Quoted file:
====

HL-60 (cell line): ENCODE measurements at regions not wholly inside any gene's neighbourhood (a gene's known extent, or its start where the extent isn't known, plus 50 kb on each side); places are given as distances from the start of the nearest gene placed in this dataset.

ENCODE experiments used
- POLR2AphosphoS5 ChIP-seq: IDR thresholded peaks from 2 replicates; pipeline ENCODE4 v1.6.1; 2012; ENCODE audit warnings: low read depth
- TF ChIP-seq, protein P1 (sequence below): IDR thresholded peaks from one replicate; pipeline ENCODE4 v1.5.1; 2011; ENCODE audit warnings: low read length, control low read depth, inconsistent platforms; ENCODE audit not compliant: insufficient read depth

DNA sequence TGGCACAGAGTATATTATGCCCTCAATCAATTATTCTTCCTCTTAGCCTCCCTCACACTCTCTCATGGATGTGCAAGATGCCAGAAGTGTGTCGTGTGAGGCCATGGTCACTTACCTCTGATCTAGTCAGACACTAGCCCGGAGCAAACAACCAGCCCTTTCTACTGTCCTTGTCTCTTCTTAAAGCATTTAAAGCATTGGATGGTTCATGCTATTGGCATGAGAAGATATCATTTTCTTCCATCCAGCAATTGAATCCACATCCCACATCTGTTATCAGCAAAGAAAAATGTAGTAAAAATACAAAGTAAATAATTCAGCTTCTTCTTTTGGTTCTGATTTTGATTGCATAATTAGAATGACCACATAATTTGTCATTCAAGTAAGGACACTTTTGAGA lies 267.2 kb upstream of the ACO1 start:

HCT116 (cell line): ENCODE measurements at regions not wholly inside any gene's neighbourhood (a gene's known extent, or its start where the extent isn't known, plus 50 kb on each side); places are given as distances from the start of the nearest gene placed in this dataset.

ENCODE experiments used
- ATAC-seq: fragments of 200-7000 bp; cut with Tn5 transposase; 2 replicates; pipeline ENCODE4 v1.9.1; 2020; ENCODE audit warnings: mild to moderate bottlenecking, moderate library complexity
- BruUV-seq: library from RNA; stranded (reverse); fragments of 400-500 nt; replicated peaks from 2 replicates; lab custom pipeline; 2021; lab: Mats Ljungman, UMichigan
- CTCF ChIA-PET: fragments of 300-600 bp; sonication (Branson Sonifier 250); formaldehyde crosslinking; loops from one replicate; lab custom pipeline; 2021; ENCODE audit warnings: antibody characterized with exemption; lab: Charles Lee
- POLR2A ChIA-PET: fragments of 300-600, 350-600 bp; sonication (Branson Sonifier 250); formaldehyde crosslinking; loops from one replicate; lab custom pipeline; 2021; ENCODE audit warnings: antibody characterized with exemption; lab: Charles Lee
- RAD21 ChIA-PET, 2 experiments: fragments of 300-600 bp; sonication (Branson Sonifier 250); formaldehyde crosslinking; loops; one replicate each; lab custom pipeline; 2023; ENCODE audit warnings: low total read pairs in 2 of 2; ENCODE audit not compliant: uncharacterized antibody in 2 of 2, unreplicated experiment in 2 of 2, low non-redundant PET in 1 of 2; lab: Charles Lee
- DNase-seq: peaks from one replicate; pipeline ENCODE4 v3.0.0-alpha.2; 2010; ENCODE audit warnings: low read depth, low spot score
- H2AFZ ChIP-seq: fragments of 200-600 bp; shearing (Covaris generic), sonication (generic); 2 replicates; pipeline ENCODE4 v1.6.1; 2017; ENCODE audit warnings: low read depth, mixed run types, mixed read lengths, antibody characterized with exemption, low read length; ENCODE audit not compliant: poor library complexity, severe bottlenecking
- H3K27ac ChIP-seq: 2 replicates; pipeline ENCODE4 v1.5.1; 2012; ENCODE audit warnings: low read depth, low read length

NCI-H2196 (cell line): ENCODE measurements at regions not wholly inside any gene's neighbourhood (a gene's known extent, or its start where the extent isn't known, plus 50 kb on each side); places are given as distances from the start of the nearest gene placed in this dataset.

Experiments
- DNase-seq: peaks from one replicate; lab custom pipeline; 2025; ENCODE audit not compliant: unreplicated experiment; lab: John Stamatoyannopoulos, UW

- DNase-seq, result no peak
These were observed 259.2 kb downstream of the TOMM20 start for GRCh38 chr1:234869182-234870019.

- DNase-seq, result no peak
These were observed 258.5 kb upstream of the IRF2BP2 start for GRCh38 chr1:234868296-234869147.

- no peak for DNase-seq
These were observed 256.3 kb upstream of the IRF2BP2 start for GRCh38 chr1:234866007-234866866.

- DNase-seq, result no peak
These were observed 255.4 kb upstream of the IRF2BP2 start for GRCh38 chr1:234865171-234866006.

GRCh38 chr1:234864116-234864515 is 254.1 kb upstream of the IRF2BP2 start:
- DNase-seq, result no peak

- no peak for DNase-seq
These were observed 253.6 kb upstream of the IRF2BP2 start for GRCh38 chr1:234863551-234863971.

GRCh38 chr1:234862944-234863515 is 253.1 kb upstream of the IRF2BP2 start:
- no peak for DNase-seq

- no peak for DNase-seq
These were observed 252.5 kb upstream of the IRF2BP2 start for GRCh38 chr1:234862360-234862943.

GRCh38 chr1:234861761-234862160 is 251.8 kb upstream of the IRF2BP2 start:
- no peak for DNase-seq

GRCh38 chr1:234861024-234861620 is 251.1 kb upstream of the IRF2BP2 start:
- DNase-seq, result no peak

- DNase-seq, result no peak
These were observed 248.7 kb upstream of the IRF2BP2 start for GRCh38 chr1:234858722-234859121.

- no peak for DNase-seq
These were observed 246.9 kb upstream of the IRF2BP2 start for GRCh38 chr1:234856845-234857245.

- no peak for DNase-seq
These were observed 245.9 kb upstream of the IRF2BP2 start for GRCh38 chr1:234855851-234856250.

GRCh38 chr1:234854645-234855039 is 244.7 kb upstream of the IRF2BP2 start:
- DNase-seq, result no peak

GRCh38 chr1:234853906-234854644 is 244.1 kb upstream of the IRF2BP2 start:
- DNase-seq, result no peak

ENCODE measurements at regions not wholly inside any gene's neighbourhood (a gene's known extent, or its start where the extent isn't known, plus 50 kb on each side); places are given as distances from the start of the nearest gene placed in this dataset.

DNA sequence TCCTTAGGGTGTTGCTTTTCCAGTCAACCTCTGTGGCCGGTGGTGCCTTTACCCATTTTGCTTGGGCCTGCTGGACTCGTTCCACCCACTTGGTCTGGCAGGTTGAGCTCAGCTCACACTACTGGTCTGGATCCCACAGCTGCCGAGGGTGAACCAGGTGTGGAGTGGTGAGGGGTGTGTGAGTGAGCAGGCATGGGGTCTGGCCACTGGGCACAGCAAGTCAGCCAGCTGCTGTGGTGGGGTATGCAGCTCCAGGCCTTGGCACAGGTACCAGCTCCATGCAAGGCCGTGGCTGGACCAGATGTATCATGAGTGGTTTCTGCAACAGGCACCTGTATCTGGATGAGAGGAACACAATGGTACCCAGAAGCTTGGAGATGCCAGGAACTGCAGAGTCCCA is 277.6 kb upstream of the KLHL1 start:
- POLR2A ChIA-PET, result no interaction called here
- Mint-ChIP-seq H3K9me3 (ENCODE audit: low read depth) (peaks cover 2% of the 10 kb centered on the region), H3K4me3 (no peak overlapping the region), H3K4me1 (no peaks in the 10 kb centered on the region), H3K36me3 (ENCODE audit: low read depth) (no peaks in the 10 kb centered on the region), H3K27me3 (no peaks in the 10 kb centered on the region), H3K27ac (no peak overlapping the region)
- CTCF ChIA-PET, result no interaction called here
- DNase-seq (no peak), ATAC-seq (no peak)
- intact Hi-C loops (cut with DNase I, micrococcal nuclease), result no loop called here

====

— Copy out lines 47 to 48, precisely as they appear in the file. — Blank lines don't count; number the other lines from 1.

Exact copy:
GRCh38 chr1:234853906-234854644 is 244.1 kb upstream of the IRF2BP2 start:
- DNase-seq, result no peak